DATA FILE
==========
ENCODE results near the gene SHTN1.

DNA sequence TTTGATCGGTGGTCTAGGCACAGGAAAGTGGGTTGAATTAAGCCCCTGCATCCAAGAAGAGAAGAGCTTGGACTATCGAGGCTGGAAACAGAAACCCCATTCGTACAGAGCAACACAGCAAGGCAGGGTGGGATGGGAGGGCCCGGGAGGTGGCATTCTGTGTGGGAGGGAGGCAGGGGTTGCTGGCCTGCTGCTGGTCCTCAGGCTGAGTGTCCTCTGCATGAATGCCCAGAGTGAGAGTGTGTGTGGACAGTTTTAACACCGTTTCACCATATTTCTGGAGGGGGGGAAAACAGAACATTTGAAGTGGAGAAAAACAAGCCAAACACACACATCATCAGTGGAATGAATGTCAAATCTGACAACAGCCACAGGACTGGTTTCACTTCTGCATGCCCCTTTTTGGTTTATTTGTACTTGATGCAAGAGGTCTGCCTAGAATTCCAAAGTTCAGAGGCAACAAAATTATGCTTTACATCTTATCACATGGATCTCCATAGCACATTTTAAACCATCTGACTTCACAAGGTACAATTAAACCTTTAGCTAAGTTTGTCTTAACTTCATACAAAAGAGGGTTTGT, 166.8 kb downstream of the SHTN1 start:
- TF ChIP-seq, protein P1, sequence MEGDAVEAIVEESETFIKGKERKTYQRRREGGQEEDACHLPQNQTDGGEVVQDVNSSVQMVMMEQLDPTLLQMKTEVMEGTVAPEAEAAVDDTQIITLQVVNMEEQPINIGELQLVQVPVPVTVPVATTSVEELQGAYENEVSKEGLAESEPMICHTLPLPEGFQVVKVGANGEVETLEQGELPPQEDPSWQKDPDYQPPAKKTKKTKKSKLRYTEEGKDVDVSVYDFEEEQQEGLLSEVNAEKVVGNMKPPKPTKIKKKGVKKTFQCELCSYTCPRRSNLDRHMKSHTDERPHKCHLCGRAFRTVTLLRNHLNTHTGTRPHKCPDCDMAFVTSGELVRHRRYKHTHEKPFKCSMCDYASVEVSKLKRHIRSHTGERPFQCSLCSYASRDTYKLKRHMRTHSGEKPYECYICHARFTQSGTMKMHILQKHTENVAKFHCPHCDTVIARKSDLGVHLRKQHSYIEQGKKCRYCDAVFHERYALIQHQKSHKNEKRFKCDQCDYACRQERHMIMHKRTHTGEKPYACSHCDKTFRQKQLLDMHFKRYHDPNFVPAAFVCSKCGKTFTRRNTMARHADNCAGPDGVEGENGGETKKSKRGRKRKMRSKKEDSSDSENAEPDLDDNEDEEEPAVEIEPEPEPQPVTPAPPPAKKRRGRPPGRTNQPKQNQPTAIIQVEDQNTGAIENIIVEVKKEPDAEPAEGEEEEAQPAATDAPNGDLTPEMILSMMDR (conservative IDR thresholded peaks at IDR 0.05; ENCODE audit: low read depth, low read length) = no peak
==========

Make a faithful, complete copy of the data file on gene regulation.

ENCODE results near the gene SHTN1.

DNA sequence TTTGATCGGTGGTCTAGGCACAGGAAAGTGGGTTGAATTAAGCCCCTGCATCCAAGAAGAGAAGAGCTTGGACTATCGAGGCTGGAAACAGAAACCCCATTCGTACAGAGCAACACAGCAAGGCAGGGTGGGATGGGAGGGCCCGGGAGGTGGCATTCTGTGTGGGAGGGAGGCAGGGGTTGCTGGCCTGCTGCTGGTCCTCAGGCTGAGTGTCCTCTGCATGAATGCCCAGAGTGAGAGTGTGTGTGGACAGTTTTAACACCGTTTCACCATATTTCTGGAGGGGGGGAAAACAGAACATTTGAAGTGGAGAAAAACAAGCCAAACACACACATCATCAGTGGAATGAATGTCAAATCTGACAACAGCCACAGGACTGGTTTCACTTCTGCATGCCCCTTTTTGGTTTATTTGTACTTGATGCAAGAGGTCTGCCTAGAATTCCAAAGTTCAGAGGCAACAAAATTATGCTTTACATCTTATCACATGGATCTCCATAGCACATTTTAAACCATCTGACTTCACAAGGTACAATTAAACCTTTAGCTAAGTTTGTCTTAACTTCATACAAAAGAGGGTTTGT, 166.8 kb downstream of the SHTN1 start:
- TF ChIP-seq, protein P1, sequence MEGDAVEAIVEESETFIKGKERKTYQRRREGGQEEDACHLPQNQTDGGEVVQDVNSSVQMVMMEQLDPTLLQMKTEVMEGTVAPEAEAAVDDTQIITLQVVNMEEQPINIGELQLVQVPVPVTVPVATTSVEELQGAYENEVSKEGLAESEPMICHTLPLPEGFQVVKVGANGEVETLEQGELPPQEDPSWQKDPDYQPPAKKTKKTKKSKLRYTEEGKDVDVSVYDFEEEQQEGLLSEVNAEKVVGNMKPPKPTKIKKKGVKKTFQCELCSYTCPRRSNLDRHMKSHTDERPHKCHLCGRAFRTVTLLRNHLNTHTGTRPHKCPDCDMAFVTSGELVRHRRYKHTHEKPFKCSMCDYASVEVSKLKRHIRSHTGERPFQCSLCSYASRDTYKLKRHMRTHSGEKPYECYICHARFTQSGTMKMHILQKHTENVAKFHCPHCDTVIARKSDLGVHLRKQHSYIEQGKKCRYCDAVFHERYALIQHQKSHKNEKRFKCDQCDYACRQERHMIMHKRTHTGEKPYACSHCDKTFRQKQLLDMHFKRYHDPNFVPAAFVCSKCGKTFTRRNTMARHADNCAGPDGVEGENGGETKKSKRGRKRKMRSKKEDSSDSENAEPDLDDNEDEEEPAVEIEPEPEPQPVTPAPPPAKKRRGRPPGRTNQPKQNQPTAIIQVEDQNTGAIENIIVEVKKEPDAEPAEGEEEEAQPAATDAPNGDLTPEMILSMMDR (conservative IDR thresholded peaks at IDR 0.05; ENCODE audit: low read depth, low read length) = no peak